Crisis in the Central African Republic

September 27, 2013 10:00 am - July 01, 2015 12:00 pm

presented by

The Great Lakes Policy Forum, the National Democratic Institute, and the National Endowment for Democracy


moderated by Ambassador Laurence D. Wohlers, Former US Ambassador to the Central African Republic
Friday, September 27, 2013
10:00 a.m. – 12:00 p.m.

1025 F Street, N.W., Suite 800, Washington, D.C. 20004
Telephone: 202-378-9675


About the Event

On March 24, 2013, the Seleka rebels seized control of the capital of the Central African Republic (CAR), Bangui, forcing President Francois Bozize to flee. Current President Michel Djotodia faces the difficult task of restoring order and organizing elections once the 18-month transition period expires. The Central African legislature and civil society members discussed the latest crisis situation in the Central African Republic, impacting the Great Lakes region as a whole.

About the Speakers

Emilie Béatrice Epaye is the Co-Founder and current President of the Voice of the Heart Foundation, the first non-profit organization to support and reintegrate street children in the Central African Republic. She is also the Co-Founder of the French Alliance of Bangui.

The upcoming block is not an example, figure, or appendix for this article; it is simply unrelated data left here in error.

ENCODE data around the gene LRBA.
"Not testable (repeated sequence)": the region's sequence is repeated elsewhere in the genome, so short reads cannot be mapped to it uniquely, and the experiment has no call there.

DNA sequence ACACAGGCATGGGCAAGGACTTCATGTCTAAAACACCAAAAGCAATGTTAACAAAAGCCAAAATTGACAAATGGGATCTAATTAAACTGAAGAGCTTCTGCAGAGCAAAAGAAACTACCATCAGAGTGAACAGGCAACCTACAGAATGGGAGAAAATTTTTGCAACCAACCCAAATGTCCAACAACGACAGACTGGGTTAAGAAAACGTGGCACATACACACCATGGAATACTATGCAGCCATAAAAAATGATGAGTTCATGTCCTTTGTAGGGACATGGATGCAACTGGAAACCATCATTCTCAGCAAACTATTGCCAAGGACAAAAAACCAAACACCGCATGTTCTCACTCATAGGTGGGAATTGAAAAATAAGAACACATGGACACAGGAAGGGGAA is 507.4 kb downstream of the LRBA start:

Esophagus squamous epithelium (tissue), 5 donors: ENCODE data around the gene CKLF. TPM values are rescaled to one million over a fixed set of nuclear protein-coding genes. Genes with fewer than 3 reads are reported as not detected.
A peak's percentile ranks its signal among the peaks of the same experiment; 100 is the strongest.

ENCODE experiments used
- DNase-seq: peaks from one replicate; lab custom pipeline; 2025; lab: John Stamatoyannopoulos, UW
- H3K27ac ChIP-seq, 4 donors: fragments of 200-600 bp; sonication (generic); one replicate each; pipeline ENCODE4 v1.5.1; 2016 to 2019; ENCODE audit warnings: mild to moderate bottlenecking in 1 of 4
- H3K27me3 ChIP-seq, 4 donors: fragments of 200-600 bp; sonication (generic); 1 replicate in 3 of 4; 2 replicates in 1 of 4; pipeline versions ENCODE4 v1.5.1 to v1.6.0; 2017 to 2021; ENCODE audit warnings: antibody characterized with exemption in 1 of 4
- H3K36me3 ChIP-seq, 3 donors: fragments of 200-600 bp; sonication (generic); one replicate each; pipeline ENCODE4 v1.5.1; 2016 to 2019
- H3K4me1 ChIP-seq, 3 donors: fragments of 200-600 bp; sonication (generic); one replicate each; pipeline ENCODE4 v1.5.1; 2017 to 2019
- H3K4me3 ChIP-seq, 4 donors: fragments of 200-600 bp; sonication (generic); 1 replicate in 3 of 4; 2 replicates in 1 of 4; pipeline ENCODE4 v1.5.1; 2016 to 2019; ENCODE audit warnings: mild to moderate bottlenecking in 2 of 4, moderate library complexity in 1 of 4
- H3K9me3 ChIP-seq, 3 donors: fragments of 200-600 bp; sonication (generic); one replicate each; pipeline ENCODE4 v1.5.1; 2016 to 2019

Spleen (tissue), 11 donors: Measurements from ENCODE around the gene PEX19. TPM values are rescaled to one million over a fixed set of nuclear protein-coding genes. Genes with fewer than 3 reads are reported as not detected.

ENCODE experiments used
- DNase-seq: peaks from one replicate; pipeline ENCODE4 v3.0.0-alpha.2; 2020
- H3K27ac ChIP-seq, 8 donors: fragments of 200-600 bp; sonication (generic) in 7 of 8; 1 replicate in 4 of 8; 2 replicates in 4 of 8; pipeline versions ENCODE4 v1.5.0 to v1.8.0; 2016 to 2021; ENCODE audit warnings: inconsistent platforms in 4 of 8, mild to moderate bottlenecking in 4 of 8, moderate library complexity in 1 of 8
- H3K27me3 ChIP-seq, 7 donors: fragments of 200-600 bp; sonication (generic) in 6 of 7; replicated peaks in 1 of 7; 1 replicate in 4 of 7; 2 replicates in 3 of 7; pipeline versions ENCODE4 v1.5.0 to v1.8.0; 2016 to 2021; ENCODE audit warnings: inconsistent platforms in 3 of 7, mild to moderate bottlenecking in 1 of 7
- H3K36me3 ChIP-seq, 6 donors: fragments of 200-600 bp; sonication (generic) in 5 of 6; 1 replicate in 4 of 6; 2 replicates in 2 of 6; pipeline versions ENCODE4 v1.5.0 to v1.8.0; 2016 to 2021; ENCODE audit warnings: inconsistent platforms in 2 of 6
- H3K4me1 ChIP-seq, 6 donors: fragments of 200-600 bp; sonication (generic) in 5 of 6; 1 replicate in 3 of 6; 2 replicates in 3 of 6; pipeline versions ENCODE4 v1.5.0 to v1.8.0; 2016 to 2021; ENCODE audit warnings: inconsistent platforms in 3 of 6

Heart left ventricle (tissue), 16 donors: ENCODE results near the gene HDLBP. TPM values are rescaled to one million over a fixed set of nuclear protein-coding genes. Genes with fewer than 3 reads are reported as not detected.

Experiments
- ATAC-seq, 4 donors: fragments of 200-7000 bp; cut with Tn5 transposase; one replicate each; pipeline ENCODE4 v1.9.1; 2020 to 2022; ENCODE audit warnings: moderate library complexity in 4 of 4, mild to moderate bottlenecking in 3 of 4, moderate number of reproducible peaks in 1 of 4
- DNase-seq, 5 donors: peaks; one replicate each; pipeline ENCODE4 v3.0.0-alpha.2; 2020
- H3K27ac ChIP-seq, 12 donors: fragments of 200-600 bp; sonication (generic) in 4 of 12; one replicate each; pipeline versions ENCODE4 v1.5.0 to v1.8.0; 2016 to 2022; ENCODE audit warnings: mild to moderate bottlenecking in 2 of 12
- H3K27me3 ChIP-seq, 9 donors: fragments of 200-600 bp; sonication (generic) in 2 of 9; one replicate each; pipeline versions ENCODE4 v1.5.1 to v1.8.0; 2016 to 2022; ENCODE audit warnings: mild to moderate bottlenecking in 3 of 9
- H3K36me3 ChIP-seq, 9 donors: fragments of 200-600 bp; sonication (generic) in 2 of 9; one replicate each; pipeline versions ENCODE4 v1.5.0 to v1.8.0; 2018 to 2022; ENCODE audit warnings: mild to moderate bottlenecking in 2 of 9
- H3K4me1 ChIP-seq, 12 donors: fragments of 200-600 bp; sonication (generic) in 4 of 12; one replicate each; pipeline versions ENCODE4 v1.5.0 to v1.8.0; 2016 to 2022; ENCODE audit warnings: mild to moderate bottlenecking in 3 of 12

She was President of the Foreign Affairs Commission of the National Assembly as well as a member of the National Transitional Council from 2003 to 2005, which drafted the country’s constitution in 2004. During the same time, Emilie Béatrice Epaye was a member of the Inter-Parliamentary Commission of the Economic and Monetary Community of Central Africa (CEMAC).

For nearly five years, Emilie Béatrice Epaye was Minister of Commerce, Industry and Small and Medium Enterprises (2005-2006) and Minister of Trade and Industry (2008-2011). As Minister of Trade and Industry in 2008 she chaired the Board of Directors of the African Intellectual Property Organization (OAPI). In this capacity she chaired the first African Conference on Intellectual Property in Dakar organized by OAPI. She has been heavily involved as a member of the Council of Ministers of the Economic Union of Central Africa (CAEU), which earned her the Medal of Grand Officer of the Order of Merit from the CEMAC Community (2010).

After studying theology at the Theological Institute in Yamoussoukro, Ivory Coast (1987-1991),  Nicolas Guerekoyame Gbangou became Reverend of a church in Bangassou, Central African Republic. During his long time engagement with the Christian Youth of CAR, he was the first elected Vice-President and Chairman of the Executive Committee of the Alliance of Evangelicals in 2010. He is also Chairman of the Regional Association of Evangelical Churches. Additionally, he is National Advisor to the National Transitional Council and a member of the platform of religious denominations in Bangui.